A recent article (Dai et al., 2017) reviewed how biochars can be used to decrease soil acidity. Approximately 50% of global arable land has a pH value < 5.5 and is considered acid. Soil acidification occurs by:
Removal of farm products; and
Application of ammonium-based fertilizers.
Soil acidity increases toxic metal availability, especially aluminum and manganese, and reduce nutrient availability including phosphorus, base cations (potassium, calcium, magnesium), and molybdenum.
Improving food production is a great challenge of the 21st century – not just in terms of yield, but in terms of nutritional quality, with nutrient minerals research gaining momentum. Research published by (Raliya et al., 2016) looked at improving rock phosphate application by adding biosynthesized ZnO nanoparticles. Zinc acts as a co-factor in phosphorus-solubilizing enzymes. Additional benefits included increased stem height, root volume, leaf proteins and chlorophyll contents. ZnO nanoparticles were also distributed in all plant parts including the seeds in low concentrations, with implications for nutrition. Additional success has been also been acheived through foliar applications of nanoparticle nutrient minerals (Wang et al., 2013). Continue reading Improving food production through nutrient minerals nanotechnology→
In 2004, I was fortunate to spend time with Dr Joel Wallach, a veterinarian and naturopathic doctor when he was lecturing in Australia. This meeting brought to life the intricate link between soil health-plant health-human health. I was able to interview him at that time and I was reminded of this interview after reviewing the FAO infographic. If you are interested in this interview, you can sign up for the audios by filling out the form below. Continue reading Soil: The Foundation of Mineral Nutrition and Optimal Health→
Can Soil Management Strategies Mitigate Extreme Weather?
Written just 2 years after Hurricane Katrina hit, Manale (2007) describes the importance of soil carbon in flood control:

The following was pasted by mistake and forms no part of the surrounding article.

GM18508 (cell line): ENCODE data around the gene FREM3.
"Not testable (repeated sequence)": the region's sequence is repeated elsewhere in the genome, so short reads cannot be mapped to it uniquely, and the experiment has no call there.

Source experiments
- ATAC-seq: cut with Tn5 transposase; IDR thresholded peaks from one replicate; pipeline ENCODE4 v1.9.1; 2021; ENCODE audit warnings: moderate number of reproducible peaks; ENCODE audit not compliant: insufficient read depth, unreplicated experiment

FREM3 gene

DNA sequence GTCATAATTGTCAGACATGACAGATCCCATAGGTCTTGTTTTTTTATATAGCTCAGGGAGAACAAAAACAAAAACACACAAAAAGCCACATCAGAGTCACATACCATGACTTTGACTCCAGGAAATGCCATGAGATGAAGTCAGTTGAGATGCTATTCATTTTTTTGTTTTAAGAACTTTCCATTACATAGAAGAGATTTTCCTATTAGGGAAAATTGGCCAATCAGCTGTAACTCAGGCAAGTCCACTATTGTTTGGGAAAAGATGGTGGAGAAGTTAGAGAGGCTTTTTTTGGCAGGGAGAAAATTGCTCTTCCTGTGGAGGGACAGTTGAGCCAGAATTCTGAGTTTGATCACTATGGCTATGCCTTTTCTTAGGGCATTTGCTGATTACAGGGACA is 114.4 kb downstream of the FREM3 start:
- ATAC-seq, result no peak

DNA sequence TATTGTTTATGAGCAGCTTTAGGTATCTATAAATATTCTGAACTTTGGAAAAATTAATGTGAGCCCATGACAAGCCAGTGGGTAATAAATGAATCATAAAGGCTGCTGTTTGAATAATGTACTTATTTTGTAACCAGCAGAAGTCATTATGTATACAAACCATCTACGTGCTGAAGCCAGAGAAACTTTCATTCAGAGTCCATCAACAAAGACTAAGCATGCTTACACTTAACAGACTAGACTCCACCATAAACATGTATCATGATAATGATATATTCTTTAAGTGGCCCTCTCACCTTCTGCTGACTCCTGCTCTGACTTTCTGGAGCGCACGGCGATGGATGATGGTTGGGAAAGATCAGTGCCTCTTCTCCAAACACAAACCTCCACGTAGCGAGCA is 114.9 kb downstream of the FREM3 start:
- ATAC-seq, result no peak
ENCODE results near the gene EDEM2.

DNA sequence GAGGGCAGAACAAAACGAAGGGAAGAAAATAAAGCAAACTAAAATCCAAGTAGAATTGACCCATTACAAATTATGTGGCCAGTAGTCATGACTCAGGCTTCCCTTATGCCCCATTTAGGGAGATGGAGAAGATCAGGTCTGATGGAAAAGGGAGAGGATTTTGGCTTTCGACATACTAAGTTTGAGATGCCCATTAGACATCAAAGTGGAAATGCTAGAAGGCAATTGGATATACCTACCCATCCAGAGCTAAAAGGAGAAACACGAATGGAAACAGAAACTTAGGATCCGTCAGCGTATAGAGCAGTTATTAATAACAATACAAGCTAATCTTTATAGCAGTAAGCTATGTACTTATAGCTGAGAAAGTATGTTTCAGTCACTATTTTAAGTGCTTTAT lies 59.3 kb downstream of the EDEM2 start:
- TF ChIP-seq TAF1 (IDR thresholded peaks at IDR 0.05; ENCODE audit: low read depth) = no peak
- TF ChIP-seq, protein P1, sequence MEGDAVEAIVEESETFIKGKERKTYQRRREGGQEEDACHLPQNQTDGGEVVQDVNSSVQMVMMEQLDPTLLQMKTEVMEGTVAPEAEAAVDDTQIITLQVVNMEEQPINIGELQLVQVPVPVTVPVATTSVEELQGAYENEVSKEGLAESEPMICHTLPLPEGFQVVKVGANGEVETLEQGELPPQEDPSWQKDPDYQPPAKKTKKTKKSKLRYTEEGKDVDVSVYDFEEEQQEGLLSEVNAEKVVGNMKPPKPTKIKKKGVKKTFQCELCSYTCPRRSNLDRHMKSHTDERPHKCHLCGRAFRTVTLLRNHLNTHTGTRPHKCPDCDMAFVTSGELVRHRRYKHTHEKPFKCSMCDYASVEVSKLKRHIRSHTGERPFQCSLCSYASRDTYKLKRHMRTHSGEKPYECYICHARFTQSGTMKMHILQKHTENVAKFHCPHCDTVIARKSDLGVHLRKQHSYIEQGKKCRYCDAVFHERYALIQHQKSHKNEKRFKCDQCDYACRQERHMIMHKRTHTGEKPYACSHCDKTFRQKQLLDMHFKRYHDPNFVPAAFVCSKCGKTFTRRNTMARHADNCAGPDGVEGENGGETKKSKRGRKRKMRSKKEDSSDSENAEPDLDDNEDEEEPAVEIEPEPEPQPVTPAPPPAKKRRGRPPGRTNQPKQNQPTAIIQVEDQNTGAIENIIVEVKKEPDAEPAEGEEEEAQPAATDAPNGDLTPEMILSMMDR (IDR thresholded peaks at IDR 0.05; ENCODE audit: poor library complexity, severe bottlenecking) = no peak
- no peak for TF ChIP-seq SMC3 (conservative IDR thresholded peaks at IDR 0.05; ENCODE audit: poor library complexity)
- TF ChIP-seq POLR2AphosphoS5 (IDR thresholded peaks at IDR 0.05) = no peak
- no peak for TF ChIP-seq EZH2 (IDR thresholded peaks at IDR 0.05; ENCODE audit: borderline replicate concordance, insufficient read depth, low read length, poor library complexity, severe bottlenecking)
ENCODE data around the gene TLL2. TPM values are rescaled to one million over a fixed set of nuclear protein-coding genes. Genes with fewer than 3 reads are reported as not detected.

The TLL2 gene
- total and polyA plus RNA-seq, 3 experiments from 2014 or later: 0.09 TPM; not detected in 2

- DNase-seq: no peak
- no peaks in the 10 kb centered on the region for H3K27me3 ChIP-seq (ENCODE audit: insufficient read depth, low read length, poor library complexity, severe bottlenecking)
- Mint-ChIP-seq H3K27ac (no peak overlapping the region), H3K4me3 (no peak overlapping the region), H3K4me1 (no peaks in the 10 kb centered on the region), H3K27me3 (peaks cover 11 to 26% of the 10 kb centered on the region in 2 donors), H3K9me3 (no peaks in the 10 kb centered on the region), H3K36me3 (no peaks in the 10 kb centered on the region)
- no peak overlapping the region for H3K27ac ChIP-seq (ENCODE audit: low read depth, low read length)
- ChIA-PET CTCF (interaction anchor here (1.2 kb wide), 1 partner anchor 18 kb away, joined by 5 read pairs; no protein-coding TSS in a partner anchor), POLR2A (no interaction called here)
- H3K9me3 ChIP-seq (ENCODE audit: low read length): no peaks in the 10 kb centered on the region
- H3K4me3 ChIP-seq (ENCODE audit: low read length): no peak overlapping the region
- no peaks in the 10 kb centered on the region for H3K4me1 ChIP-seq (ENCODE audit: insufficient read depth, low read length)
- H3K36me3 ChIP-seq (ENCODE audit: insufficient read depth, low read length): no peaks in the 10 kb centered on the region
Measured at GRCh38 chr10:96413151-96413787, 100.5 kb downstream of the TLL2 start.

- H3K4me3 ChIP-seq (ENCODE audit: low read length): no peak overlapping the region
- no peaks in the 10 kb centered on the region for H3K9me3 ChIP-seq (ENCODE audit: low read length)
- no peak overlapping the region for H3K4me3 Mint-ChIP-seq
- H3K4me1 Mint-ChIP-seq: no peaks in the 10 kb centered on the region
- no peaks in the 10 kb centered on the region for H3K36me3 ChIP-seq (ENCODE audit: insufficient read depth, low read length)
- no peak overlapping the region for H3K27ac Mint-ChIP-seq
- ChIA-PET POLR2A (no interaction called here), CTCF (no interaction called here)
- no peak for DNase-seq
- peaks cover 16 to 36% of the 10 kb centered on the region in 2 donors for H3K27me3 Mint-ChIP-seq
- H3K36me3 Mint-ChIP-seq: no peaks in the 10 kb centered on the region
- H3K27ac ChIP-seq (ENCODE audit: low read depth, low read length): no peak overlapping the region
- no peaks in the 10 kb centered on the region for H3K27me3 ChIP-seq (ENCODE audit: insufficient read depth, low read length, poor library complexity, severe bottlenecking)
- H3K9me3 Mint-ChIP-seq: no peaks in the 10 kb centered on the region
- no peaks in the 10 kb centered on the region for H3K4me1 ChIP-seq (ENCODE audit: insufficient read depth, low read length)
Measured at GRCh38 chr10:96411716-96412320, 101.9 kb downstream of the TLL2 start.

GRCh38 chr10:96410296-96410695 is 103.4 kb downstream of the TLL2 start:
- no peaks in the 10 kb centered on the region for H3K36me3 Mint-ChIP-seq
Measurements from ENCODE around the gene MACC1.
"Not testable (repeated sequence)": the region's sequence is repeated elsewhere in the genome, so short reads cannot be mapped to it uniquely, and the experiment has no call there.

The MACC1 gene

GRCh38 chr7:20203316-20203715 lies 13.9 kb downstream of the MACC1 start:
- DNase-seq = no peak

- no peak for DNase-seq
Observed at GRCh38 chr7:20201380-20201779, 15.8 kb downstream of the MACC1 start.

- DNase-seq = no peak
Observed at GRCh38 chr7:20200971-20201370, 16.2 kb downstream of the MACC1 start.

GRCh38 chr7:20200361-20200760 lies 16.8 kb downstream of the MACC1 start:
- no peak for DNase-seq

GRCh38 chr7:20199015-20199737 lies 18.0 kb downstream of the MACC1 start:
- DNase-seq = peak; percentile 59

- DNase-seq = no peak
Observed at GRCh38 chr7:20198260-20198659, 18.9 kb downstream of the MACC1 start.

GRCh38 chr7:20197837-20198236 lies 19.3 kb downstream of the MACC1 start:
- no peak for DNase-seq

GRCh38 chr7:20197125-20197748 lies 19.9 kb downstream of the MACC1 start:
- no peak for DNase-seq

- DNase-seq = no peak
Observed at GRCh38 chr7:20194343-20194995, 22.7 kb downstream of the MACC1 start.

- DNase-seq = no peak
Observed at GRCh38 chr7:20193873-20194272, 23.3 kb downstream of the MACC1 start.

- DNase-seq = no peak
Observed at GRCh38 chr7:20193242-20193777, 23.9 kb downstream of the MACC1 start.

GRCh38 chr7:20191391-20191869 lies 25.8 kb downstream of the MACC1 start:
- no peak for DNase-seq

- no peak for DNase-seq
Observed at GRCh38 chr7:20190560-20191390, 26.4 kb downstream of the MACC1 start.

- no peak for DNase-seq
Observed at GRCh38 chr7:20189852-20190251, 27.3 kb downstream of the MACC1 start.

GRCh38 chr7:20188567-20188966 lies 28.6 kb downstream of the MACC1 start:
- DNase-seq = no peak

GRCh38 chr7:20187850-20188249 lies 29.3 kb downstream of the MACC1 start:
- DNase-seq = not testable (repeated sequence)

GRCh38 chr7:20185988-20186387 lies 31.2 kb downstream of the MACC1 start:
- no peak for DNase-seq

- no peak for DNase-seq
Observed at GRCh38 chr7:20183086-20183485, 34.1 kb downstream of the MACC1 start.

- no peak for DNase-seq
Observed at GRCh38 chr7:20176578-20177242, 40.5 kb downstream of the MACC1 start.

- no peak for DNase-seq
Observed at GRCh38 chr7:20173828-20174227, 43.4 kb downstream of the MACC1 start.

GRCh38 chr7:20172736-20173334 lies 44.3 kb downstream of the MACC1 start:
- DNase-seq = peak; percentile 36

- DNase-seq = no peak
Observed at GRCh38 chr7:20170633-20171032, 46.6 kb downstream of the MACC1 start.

“What does soil carbon have in common with Hurricane Katrina, ….the Great Upper Mississippi Flood of 1993, and the Red River Flood of 1997? For each of these extreme weather and flooding events, substantial investments in soil carbon, and thus soil organic matter in upland and coastal soils, could have saved the public both trouble and money.” Continue reading Soil Management Strategies Mitigate Extreme Weather→
10 Quotes from Andre Voisin on the importance of Soil Mineral Balance
In a recent post, I looked at the link between soil microbial health and gut microbial health and it inspired to go back and review a book published in 1959. In Soil, Grass, and Cancer: Health of Animals and Men is Linked to the Mineral Balance of the Soil, André Voisin described the importance of elements of the soil and their effects on plants, and ultimately, animal and human life. He saw the hidden danger in the gross oversimplification of fertilization practices that use harsh chemicals and ignore the delicate balance of trace minerals and nutrients in the soil. Voisin issues a call to stand up and acknowledge our responsibilities for public health and protective medicine to remove the causes of ill health, disease and, in particular, cancer. Continue reading Voisin on Soil Mineral Balance→
Soil is considered a major store of soil containing more than three times the organic carbon in the atmosphere (Lal, 2003). Land surface models only account for the effects of net primary production and heterotrophic respiration (King et al., 1997). An article published this week in Nature Climate Change (Chappell et al., 2015) has proposed that SOC flux should include losses (and gains) due to soil erosion (and deposition). Looking at several long-term experimental plots in Australia, and estimating net soil erosion using three approaches, the results were incorporated into RothC (a model for the turnover of organic carbon in topsoil) to estimate net C flux with and without soil erosion. Using this approach, the model showed a consistent under-estimate of net C flux in the presence of soil erosion.